Today, the side effects started early with achiness and feeling generally out of sorts and a little weepy. I’m trying to stay busy with searching for and printing knitting and crochet patterns and plan to do some test projects, just to make sure I haven’t forgotten how to knit or crochet. It’s been such a long time since I’ve done either one. And I’m not sure how that’s going to work with the neuropathy; guess I’ll find out.
I’m not feeling very encouraged right now, even though I know most of that is the usual post-chemo depression. It’s always up and down. But at least next week is an off week, so hopefully I’ll have more energy then and won’t have side effects to deal with. It doesn’t help to hear the news that another member of our lung cancer community has died, even if it’s someone I didn’t know personally. Every death leaves another hole in my heart. But on the other hand, there is always news of someone reaching another survival milestone, or of a new drug that is showing promise in clinical trials, or a new treatment that has completed trials and is pending FDA approval. I try to stay positive, because wallowing in self pity doesn’t accomplish anything and just saps my energy. My hope is to keep going until there’s something that will be better than the current chemo regimens I’m going through.
So I’ll continue onwards and upwards.
So here I am the day after chemo, and the side effects are already starting. For whatever reason, my brain seems to be functioning worse than before. I’m having a hard time concentrating – harder than usual. I can’t read a long paragraph without losing the thread half way through. And forget trying to find the right word when I’m speaking or writing. I often have to leave a blank when writing and go back to it. I hate that part most of all. I’m a language/grammar/literature nerd, and not being able to read and write without putting a lot of effort into it bums me out. I used to be able to hammer out paragraphs and paragraphs of fiction in one sitting. Without having to edit much. Now, I can’t even write one paragraph for my blog without slowing way down and re-reading every word several times before hitting the publish button.
The depression is also hitting hard this evening. I know it’s the chemo and the steroids – much of the steroids are the extra ones I’ve had to take along with the antibiotics for the aspiration pneumonia I suffered a week ago. I’m still taking oral antibiotics through Saturday, and have one more day of the steroids. The good news is that my lungs have cleared, and I’m not coughing up a bunch of junk any more. And the wheezing has stopped, so no more giggling at the weird sounds coming from my chest. Spud appreciates that too as the noises seemed to disturb him. His responses were funny and kept me giggling so hard some nights I kept myself awake.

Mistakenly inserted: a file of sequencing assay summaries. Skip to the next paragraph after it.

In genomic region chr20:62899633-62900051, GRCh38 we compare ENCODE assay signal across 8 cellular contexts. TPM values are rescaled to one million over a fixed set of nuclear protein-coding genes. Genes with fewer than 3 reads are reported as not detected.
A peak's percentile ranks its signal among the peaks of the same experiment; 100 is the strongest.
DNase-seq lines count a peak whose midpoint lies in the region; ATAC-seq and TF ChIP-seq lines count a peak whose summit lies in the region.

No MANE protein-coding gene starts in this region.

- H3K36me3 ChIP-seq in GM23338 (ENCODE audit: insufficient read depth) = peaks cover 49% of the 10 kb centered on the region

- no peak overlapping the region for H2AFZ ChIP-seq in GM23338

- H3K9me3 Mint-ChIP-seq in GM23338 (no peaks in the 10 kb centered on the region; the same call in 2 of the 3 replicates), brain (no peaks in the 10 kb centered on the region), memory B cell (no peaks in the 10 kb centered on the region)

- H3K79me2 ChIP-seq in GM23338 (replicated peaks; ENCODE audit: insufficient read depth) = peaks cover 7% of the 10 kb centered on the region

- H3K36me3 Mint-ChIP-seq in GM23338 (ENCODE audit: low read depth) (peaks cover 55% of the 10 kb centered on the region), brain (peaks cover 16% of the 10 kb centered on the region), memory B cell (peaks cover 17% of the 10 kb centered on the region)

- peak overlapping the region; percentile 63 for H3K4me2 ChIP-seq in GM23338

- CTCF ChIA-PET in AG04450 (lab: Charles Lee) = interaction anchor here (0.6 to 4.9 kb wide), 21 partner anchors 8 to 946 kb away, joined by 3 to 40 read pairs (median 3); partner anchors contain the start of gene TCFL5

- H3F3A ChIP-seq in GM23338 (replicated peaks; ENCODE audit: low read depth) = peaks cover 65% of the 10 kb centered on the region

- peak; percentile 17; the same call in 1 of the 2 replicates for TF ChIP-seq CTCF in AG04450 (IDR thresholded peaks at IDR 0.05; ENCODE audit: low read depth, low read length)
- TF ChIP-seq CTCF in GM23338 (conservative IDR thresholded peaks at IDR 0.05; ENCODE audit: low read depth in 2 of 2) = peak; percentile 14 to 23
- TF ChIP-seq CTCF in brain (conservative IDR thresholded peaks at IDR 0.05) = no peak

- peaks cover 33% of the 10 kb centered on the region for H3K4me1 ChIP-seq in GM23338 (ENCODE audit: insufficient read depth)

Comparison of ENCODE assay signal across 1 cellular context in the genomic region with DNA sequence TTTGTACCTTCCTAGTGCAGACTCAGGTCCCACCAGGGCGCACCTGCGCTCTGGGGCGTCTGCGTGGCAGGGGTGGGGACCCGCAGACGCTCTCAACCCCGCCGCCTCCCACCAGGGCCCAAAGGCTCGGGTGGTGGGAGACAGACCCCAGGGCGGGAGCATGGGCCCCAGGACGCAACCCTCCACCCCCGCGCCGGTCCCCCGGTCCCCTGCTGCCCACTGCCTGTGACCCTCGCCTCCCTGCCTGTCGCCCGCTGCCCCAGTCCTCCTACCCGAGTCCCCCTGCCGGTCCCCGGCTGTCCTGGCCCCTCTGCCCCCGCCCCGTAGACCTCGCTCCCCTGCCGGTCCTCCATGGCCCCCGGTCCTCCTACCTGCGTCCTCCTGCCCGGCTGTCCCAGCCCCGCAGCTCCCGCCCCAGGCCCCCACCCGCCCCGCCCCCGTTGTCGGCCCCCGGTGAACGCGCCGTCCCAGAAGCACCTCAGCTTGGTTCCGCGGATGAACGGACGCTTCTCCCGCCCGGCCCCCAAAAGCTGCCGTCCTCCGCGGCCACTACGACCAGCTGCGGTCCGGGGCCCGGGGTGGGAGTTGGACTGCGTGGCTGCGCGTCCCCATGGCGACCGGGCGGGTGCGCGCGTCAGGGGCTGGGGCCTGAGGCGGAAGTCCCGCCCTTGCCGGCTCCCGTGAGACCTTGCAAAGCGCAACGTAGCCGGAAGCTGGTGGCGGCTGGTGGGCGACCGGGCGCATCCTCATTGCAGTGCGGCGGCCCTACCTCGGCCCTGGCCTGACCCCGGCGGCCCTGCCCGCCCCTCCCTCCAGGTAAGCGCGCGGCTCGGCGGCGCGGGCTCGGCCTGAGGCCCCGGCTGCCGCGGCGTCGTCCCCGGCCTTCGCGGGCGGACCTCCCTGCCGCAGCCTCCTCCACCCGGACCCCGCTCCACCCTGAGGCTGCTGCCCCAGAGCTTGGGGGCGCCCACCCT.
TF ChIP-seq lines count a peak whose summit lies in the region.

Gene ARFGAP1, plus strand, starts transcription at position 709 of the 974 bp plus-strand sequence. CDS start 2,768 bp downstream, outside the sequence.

Other side effects, like the numbness in my face and the mucous membrane soreness and pain aren’t as bad because my dose of Taxol was reduced a little. But I’m still having them. I can put up with all of that as long as I know the drugs are doing what they’re supposed to do. And so far they are.
There have been some adjustments made in the other meds I’m taking – my diuretic was increased because the Avastin was causing my blood pressure to start creeping upwards, and the medication for my acid reflux has been doubled. I notice the reflux is worse on chemo day and the day after and then gets better. But I’m still having to sleep sitting up, which doesn’t make for a very restful sleep. I wake up dragging, and even napping during the day doesn’t help. I’m hoping the increase in the meds will help.
So basically I’m still here, and rapidly approaching my one year anniversary of diagnosis. One part of me still can’t believe I have lung cancer. And there are days when I don’t want to see or read anything about lung cancer. But I’m a researcher by nature, and I can’t resist digging deeper when I see an article about a new trial, or a new treatment, or a new diagnostic test. Sometimes I feel detached from myself and my diagnosis, as if it’s happening to someone else. I have since learned that there are components of PTSD associated with a diagnosis of lung cancer, so that would explain the detachment. And it’s something I will explore further at some point. But for now, I’m just doing the best I can to be here in the now and take one day at a time. And I suppose that’s all anyone ever does.
Onward and upward!